The most used toothing system for bevel and hypoid gear are 3: Gleason, Klingelnberg and Oerlikon.
The names come from the machine producer who compete mainly in the market. The last 2 are similar in shape and performances, with Oerlikon standing as a niche product.
Main differences between Gleason and Klingelnberg are to be found in the tooth height and width evolution over the radial path of the tooth itself.
Arguably, the Klingelnberg tooth form is better for high load, or torque applications, this is why it was used in some buses, type 3s: teeth are generally thicker up near the heel of the pinion,
which is where the contact pattern moves to under load.
|Working in areas with smaller width (even considering the natural wear after break-in)||Working in areas with bigger width|
|Less expensive (-70/75%)||15-20% more power transmitted|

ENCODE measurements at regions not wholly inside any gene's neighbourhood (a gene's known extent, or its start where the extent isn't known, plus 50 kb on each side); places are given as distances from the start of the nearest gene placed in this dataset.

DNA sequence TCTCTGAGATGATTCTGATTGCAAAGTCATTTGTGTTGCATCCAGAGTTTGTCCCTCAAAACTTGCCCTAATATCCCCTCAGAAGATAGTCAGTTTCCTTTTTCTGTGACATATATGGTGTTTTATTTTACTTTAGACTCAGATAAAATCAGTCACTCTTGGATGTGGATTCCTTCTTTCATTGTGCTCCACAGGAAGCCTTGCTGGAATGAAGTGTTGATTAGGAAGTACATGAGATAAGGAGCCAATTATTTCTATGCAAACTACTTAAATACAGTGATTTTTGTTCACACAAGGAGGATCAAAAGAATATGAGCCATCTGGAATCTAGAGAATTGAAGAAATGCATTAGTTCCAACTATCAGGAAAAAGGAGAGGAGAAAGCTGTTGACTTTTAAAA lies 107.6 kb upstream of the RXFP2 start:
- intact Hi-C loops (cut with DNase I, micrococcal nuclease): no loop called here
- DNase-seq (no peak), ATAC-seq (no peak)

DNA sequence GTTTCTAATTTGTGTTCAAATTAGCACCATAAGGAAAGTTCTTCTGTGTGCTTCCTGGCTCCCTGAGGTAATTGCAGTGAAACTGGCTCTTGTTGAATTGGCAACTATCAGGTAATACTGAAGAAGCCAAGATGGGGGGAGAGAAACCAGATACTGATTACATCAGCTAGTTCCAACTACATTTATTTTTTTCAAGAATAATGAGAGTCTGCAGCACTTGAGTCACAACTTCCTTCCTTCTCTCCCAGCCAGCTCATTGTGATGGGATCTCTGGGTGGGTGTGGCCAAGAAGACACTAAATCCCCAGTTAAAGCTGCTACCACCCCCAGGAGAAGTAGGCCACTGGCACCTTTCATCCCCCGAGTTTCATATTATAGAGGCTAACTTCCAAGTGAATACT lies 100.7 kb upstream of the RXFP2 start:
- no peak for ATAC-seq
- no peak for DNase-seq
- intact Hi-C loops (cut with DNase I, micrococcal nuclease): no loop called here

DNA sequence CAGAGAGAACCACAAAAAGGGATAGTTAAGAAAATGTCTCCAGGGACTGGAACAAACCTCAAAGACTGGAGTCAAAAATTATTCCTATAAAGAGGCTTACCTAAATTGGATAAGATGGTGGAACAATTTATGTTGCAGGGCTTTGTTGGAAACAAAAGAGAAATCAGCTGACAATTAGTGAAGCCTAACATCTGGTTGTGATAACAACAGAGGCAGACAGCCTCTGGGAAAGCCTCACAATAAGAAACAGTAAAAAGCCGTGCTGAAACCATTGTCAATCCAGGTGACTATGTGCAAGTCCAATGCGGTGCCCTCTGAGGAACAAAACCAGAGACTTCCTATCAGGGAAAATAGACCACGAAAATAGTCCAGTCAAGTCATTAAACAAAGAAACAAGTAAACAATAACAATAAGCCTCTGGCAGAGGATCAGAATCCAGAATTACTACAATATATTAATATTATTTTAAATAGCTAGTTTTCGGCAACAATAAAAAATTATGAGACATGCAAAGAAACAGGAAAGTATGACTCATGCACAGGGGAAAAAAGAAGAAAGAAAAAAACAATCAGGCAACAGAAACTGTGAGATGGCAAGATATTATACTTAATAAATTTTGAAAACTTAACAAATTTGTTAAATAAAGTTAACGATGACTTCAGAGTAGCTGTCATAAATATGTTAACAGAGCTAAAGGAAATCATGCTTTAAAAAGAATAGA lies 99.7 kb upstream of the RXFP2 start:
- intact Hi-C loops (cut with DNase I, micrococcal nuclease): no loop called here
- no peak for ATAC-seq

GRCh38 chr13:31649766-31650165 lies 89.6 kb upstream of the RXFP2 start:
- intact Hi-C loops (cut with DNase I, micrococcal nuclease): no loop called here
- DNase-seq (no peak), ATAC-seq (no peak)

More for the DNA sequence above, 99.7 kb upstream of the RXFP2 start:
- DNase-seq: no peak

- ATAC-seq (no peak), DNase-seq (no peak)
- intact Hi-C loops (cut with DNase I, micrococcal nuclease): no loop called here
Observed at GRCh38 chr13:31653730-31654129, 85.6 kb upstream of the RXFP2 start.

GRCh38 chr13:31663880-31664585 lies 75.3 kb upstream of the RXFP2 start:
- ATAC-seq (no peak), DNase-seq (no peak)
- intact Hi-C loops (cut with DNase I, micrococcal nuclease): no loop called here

|Blades can be done easily in your own facility||Blades must be asked to the Klingelnberg in Germany|
|Easy to correct||Hard to correct|
In general both exists because, even with price and performance differences, the main users got such a routine that it’s not economically acceptable to change in favor of the other.
For example AgustaWestland prefers Gleason, but FCA passed from Gleason to Klingelnberg on reducers. In F1 the Klingelnberg is more used.
There are many interesting ways to increase the strength if you are at the limit in your calculation:
- Use a special and expensive material (> 20 €/kg), stronger than 16NCD12
- Use HPGS blades for grinding: it’s possible to avoid the creation of cracks because the friction is smaller. It’s also possible to work with lower temperature in this way and safeguard the surface integrity. Expensive
- With a low spiral angle is possible to get a smaller load on bearings
- Shot peening to produce a compressive residual stress layer